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Entries in conservation (146)

Monday
Aug182014

Scientists Propose Length-Based Records for Threatened Species

When I first saw the following headline, I feared that this was one more assault on sport fishing by the preservationist movement:

Scientists Want to End Traditional Trophy Fishing of Threatened Species

But that is not the case. In fact, what these researchers are proposing makes a lot of sense.

“The most common method of certifying the size of landed fish is based on mass. But weighing large fish typically requires anglers to transport them to an official land-based weigh station—a method that makes it unlikely that the fish will survive,” says an article at Sciencemag.org.

“In many cases, this means the loss of egg-bearing females, because the females are larger than males in many species. So by killing big fish, the authors note, trophy anglers often remove individuals that are capable of producing the most high-quality larvae and helping depleted populations recover.

“Shifting to length-based records could reduce such mortality, says the research team, led by researchers at the University of Miami’s Abess Center for Ecosystem Science and Policy. Anglers could use cameras or smart phones to validate catches and release record fish where possible.”

Additionally, scientists propose this for just 7 percent of the species on the list maintained by the International Game Fish Association. Those are the ones listed as either  vulnerable, endangered, or critically endangered by the International Union for Conservation of Nature Red List.

David Shiffman, the study’s lead author and a marine biologist studying shark biology and conservation at the University of Miami, says the analysis was inspired by recent hearings concerning a proposed ban on killing scalloped and great hammerhead sharks in Florida waters— two species listed as endangered on the IUCN Red List.

“Several anglers said they were opposed to protecting these species, one of which is so depleted that it just became the first species of shark protected by the U.S. Endangered Species Act, because it would stop them from going for IGFA world records,” he says.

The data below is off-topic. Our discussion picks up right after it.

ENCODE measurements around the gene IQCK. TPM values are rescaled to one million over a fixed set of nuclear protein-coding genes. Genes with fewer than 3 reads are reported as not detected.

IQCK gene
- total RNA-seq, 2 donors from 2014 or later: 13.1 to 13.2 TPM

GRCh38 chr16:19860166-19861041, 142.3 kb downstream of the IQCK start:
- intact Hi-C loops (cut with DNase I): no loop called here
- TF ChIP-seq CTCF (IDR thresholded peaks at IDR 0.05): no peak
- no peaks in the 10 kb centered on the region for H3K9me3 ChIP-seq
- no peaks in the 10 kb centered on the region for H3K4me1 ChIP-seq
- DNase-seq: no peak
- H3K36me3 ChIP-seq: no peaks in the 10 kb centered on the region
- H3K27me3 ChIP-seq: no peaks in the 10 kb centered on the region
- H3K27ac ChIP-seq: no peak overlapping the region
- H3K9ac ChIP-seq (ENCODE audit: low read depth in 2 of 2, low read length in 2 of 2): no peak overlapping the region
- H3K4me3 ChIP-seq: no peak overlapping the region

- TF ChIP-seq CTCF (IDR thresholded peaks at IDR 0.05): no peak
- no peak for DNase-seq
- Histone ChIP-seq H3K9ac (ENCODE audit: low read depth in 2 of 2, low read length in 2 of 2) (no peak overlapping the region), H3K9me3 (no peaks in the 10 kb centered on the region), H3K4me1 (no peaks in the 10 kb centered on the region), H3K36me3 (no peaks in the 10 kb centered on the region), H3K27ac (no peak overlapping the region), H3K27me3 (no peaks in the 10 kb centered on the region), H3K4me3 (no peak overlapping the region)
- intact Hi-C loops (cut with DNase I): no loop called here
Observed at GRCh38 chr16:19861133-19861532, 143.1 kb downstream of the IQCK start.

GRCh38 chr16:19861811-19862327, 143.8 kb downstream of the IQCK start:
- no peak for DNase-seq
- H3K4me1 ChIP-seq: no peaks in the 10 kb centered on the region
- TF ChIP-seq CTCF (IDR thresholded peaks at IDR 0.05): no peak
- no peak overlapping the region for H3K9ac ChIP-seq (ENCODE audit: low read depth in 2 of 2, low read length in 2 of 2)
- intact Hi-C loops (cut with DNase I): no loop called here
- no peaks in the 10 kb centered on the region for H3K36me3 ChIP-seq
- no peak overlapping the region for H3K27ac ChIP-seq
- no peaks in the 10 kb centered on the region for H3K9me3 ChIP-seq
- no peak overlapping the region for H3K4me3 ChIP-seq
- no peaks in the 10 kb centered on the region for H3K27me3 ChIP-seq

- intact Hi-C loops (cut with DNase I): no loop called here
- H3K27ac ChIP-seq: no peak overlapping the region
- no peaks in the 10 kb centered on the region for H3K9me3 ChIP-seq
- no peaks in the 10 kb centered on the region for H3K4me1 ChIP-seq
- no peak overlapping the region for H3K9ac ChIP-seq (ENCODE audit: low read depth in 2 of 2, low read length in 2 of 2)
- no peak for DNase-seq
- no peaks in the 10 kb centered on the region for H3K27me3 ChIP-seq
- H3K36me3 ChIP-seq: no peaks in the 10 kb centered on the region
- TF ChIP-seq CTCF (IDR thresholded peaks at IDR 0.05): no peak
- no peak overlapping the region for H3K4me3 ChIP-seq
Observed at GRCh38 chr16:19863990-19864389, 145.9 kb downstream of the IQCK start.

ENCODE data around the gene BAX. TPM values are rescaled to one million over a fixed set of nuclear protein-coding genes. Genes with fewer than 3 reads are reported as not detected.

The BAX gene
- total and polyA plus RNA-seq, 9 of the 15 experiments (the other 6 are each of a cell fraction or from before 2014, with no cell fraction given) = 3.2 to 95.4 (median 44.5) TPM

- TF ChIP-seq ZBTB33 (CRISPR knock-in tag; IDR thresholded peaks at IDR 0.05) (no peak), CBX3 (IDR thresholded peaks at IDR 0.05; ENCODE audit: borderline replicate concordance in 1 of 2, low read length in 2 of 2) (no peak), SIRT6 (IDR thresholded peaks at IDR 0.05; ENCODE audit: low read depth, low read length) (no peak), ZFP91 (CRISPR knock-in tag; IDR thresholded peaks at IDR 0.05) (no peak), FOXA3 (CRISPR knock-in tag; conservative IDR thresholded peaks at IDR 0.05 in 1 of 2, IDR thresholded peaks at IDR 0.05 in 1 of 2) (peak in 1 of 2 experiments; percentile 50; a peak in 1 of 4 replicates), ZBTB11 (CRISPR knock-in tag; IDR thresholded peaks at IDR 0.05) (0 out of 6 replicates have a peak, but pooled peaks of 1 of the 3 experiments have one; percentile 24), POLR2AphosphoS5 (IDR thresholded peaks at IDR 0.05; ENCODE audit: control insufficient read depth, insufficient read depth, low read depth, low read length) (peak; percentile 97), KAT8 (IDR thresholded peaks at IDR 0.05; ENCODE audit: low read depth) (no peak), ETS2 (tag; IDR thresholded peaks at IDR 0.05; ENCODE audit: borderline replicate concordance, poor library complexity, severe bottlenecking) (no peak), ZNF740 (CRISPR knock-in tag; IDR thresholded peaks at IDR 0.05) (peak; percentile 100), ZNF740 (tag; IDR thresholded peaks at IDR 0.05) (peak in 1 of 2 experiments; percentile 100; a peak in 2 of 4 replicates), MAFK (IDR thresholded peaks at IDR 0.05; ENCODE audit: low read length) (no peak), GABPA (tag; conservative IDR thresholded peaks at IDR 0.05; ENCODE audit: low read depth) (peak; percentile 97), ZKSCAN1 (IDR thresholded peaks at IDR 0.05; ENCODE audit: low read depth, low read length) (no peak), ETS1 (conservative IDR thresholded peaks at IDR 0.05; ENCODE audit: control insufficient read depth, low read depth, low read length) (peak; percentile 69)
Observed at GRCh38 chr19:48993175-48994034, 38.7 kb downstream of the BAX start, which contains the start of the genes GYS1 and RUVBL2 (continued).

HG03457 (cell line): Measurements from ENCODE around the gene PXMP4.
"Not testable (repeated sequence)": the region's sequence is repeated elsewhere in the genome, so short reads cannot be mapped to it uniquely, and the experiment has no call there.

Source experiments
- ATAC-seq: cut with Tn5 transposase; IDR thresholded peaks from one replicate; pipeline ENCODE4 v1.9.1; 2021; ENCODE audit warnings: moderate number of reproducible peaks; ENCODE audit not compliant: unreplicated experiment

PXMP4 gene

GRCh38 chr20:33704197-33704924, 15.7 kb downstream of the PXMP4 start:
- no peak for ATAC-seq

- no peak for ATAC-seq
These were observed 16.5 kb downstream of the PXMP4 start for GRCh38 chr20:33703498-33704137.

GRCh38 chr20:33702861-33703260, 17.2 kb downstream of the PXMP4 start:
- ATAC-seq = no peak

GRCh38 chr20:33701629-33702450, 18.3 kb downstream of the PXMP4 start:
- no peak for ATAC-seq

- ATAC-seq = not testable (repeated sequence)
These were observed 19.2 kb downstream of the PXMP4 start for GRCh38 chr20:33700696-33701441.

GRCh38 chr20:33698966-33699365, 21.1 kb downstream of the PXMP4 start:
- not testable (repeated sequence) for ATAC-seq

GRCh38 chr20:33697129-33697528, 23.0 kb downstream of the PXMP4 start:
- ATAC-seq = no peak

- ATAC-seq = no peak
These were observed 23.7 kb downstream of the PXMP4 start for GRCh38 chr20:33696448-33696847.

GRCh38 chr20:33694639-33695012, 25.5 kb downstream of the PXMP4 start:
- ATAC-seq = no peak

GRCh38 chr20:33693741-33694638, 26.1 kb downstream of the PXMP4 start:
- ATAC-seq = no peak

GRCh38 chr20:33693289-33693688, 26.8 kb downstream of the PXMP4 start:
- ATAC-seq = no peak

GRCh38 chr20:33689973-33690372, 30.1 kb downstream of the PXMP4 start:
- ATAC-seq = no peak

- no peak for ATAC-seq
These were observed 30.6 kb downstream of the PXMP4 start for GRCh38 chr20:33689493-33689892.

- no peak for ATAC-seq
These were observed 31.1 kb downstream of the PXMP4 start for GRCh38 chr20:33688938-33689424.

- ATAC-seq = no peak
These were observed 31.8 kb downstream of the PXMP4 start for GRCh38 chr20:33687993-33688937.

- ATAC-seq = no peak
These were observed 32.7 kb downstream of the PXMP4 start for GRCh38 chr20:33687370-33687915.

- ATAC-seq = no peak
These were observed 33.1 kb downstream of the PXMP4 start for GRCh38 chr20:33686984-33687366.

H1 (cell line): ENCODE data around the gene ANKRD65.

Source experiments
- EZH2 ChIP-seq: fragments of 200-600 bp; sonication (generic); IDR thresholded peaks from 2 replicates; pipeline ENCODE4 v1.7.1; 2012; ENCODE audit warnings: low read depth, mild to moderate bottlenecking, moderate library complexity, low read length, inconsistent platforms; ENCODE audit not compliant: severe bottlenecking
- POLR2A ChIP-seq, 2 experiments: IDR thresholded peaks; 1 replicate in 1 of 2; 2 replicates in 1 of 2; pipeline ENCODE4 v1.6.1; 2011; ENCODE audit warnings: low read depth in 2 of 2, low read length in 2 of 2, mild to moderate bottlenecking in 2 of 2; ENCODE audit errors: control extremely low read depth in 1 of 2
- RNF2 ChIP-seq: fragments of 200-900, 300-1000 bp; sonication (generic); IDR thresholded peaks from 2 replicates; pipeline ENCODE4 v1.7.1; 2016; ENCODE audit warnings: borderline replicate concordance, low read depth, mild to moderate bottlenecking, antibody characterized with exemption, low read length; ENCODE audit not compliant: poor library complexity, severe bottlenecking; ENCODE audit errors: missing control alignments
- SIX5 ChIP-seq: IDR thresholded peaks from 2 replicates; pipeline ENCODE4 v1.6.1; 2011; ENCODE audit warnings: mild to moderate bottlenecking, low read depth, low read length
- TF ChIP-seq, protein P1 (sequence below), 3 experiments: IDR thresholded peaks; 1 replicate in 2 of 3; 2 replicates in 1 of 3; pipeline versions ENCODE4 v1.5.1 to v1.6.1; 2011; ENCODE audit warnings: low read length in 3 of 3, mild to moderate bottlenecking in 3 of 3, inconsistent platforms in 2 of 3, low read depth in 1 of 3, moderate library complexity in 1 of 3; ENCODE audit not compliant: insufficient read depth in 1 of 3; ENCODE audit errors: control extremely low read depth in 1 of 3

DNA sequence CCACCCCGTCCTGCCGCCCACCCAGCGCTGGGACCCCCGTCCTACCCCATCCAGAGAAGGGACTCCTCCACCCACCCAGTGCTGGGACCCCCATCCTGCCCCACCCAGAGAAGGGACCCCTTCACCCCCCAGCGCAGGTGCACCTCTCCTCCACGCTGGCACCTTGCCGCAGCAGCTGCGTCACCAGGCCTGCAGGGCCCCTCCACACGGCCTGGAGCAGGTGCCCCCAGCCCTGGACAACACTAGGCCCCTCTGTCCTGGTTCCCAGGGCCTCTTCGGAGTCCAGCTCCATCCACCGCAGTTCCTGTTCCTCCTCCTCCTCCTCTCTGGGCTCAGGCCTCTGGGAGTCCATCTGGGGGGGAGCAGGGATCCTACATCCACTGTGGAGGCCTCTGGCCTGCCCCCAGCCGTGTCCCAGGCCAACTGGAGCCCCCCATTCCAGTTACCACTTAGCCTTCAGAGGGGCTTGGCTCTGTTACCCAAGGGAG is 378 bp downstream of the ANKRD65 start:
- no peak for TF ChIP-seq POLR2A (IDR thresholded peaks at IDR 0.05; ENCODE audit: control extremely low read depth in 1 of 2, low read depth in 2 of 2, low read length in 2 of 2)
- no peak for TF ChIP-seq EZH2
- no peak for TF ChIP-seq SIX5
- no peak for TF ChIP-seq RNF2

Thursday
Aug142014

Green Decoys Argues TRCP Is Not Credible Voice for Anglers, Hunters

Activist Angler stopped promoting the Theodore Roosevelt Conservation Partnership awhile back, as I became more and more troubled by its political and financial ties to left-leaning groups, foundations and politicians. You can read one of my posts related to that here.

Here’s the essence of the issue for me: While TRCP has “conservation” in its name and many conservation groups for its members, it seems more closely allied, especially financially, to preservationists, many of whom want to restrict where we can fish and impose tighter gun controls. Some of those backers also believe that manmade climate change is “settled science,” and, as a consequence, advocate for ever tighter and more burdensome environmental regulations that are not supported by science.

I’m not suggesting that TRCP doesn’t do some good on behalf of fish and wildlife habitat. I believe that it does, and many of its coalition members are champions for fishing and hunting. But I also suspect that TRCP is a compromised organization and, over time, morphing into a preservationist Trojan horse amidst the conservation community.